Biden-Harris Appointee: Alejandro Mayorkas

Alejandro Mayorkas is the first Latinx person and immigrant to lead this Department. Mayorkas served in prominent DHS roles during the Obama administration, including Director of U.S. Citizenship and Immigration Services and Deputy DHS Secretary, and led the development and implementation of the Deferred Action for Childhood Arrivals (DACA) program. 

Status: Confirmed

Department of Health and Human Services (HHS)

As discussed in the section on gun violence prevention, the Department of Health and Human Services serves the public through advancing medicine, public health and social services. The department, via the Office of Refugee Resettlement (ORR), is also responsible for ensuring the care and safety of “unaccompanied children”—children who do not have lawful immigration status in the United States, are under the age of 18, and do not have a parent or legal guardian in the United States.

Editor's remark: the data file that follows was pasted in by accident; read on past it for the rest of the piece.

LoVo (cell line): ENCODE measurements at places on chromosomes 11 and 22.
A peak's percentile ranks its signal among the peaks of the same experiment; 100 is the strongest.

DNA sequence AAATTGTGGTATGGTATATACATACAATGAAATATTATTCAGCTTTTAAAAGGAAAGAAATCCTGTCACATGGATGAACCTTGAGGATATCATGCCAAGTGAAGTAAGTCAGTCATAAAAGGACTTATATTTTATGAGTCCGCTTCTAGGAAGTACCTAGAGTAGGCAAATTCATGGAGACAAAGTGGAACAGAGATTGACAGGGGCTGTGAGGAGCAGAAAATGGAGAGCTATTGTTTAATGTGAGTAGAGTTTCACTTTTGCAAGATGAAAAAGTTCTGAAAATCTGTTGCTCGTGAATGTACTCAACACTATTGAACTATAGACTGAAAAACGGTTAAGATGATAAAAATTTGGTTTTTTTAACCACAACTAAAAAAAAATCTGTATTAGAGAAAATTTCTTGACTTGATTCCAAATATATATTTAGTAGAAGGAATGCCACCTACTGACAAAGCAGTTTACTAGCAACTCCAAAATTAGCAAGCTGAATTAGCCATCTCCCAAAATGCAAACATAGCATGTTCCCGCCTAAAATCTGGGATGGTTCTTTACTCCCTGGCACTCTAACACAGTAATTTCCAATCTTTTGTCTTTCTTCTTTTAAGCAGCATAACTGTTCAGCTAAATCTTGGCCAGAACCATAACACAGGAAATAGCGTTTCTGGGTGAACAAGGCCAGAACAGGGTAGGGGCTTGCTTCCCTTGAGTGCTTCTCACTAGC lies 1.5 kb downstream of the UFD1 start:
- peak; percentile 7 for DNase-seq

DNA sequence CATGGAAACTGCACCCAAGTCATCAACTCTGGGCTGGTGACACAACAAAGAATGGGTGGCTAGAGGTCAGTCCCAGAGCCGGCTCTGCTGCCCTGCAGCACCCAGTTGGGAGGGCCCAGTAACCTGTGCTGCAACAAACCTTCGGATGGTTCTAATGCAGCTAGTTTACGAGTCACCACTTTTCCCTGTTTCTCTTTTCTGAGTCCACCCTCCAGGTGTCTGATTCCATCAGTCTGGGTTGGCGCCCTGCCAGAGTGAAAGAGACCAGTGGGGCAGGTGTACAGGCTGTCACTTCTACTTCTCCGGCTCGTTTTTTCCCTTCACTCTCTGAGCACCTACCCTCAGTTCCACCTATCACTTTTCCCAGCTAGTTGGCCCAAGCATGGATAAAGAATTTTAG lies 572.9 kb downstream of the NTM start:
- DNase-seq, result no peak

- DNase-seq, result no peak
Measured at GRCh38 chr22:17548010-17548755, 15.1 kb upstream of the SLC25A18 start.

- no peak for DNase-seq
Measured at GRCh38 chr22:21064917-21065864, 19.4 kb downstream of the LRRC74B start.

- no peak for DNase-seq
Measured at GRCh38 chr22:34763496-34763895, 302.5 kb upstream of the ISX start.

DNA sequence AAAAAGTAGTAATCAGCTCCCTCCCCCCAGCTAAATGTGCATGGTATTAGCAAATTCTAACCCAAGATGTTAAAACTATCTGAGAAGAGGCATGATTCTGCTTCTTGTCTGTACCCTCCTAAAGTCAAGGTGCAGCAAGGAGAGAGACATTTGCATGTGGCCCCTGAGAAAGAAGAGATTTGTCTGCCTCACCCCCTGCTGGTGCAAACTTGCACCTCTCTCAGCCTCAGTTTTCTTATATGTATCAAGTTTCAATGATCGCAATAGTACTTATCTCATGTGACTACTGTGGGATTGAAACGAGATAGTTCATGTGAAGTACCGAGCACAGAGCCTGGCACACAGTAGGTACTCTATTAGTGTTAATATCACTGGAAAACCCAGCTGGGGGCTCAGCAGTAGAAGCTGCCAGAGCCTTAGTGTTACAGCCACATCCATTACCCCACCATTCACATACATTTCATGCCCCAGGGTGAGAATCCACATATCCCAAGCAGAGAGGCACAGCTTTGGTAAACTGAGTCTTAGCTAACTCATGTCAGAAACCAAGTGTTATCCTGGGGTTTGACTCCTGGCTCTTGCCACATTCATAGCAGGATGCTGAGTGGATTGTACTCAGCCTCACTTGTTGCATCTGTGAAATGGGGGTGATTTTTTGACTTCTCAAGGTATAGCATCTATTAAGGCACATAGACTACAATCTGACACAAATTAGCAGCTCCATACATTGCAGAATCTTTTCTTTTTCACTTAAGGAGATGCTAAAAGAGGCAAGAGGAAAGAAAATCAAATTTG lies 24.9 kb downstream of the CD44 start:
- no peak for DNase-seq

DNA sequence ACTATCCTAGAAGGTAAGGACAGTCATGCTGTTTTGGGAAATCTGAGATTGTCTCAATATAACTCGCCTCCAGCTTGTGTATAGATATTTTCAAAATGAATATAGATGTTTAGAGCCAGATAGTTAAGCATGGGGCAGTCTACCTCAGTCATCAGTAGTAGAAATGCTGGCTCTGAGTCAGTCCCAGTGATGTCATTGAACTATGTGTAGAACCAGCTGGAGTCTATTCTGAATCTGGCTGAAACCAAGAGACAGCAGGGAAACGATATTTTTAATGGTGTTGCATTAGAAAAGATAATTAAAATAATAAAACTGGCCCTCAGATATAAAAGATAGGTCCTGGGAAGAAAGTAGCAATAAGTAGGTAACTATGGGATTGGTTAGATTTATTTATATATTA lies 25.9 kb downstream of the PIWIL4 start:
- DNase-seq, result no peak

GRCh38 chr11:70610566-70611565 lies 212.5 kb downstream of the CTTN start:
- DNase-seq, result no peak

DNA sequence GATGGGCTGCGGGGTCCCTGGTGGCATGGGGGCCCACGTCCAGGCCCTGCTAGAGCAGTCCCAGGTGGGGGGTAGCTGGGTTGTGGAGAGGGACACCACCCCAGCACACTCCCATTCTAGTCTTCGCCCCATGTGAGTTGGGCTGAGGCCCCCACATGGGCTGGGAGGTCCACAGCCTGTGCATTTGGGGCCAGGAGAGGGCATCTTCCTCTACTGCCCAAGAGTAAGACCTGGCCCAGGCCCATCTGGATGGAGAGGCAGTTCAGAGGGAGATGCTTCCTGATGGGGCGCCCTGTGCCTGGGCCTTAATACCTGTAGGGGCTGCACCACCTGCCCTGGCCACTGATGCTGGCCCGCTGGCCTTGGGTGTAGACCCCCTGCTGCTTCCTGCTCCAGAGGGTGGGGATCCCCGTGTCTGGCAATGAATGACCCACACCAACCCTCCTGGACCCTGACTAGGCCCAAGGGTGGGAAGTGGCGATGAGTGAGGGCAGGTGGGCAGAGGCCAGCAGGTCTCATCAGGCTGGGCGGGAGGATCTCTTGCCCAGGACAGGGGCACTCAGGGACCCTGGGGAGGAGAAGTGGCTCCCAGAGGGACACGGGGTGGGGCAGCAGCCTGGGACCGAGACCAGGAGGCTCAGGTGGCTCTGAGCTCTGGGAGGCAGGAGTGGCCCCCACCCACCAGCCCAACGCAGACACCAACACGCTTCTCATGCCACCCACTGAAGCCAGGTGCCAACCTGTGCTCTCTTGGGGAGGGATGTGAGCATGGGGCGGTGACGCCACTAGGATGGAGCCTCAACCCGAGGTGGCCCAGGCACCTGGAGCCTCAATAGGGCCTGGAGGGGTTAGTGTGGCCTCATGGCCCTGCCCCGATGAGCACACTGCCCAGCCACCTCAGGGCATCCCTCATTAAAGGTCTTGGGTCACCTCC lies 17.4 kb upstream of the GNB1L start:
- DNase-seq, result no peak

Biden-Harris Nominee: Xavier Becerra

Xavier Becerra is the current Attorney General of California and a former U.S. Representative from California. 

Status: Confirmed


When young people turned out to vote in November, we voted for a president and vice president. But the impact of our votes extends far beyond those two positions, leading to new people in key positions that will determine U.S. policy for years to come. With this new leadership, young people can expect to see bolder interagency solutions to the urgent issues facing our country that meet the needs of the lived experiences of us all. Over the coming months and years, young people will be paying close attention to who is leading these agencies, what their policy priorities are, and what they are able to accomplish. We expect these new leaders—not just the president—to keep the needs of young people in mind as they go about their work, and we look forward to seeing what we can accomplish together.